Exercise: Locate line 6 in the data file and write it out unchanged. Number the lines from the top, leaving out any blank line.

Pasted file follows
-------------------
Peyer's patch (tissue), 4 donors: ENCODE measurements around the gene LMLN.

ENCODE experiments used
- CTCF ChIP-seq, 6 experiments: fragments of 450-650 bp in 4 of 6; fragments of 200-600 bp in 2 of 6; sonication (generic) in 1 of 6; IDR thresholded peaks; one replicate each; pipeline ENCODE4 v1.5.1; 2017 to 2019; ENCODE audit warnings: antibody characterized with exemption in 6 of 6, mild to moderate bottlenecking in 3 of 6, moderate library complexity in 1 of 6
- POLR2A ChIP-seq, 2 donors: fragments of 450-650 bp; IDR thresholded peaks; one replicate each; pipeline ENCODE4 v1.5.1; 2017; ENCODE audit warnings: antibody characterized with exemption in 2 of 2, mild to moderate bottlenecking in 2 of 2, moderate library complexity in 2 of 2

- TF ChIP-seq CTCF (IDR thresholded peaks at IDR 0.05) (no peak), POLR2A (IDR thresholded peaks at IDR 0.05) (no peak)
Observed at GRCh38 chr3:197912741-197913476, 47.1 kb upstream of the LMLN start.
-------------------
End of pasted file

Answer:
Observed at GRCh38 chr3:197912741-197913476, 47.1 kb upstream of the LMLN start.